How do we define death?

Defining brain death 

Before the ’60s, death was diagnosed after a doctor couldn’t find a pulse or heartbeat. The increasing use of ventilators, however, meant that unconscious patients were being kept alive. In the late ’60s, thoughts in the medical world turned to creating a clearer definition: death is when the brain stem is irreversibly destroyed. Here’s a look at the history of brain stem death, what brain death actually is and some of the current definitions of death.

The history of brain stem death 

The fact that death could be diagnosed in the brain emerged after the growing use of ventilators in the 60’s. Using ventilators meant that oxygen could still reach the heart, allowing it to continue to beat while that person was comatose. Those who were brain dead were then allowed to donate their organs; at that time, doctors had performed the world’s first pancreas, liver, lung, and heart transplants.

Then, Henry Beecher, a medical ethicist at Harvard and researcher into the placebo effect, suggested a ‘new’ death. Beecher contended that patients who were otherwise unconscious were being kept alive for no reason.

It was time, Beecher wrote to a colleague, “for a group at Harvard University to come to some subtle conclusion as to a new definition of death.” In 1967, irreversible destruction of the brain stem came to be called death. This kind of death was eventually adopted by the UK, Canada, Australia and most of Europe.

What is the brain stem?

The brain stem is the lower part of the brain that’s connected to the spinal cord (part of the central nervous system in the spinal column). It’s responsible for regulating most of the body’s functions that are essential for life. These include:

  • breathing
  • heartbeat
  • blood pressure
  • swallowing

The brain stem also passes information between the brain and the rest of the body. It plays a huge role in the brain’s core functions, such as consciousness, awareness and movement. After brain death, it’s not possible for someone to remain conscious.

How is brain death different to someone who’s in an unresponsive state?

In rare cases, after severe brain damage, a person might show some sense of response that can be detected using a brain scan, but not be able to interact with their surroundings.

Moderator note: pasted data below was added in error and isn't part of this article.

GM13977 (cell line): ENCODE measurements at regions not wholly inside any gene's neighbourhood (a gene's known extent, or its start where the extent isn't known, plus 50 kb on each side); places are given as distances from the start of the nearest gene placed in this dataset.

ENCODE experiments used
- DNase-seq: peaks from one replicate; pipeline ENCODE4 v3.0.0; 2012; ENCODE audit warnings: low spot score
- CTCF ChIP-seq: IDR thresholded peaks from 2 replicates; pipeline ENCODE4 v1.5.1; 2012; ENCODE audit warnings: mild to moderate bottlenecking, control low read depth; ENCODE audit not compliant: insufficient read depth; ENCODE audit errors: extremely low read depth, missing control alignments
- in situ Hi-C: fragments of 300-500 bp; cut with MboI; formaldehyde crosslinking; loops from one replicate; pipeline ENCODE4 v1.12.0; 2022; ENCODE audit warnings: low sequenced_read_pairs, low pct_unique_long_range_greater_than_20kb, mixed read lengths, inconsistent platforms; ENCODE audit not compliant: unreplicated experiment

The main difference between brain death and an unresponsive state due to severe brain damage is that the unresponsive person still has a working brain stem. This means:

  • some form of consciousness may exist
  • breathing unaided is usually possible
  • there’s a slim chance of recovery, as the brain stem’s core functions may be unaffected

Confirming death

Confirming death now must take into account the wide-ranging, complex factors that go into keeping a ventilator turned on, if it’s used.

While it’s possible to keep the heart beating after the brain stem has permanently stopped functioning, that person won’t ever regain consciousness or start breathing again – there’s no way of reversing it and the heart will eventually stop beating, even if a ventilator continues to be used.

The decision here is rife with ethical questions, which are then compounded with the process of facing up to a loved one’s death.

What is death?

There are currently still many different approaches to death, even after decades of debating one, standardised definition. At the time of the new definition of death, complications around who was alive and who wasn’t surfaced: you could be declared dead in one US state and alive in another. This is still the case.

According to what’s known as the whole-brain standard, the current mainstream definition of death is defined as the irreversible cessation of functioning of the entire brain, including the brainstem. Simply put, death is when the brain stops.

For some, death depends on which parts of the brain have stopped functioning. For others, death should be seen as a process, which effects different functions and cells of the body at different rates of decay.

Find out more

If you’re fascinated by the ongoing case into brains and death, we’ve got more where that came from. Take a look at our article on the wandering history of Einstein’s brain, or take a look at how you can donate your brain after you die.

We’ve also got a Help and Support page.

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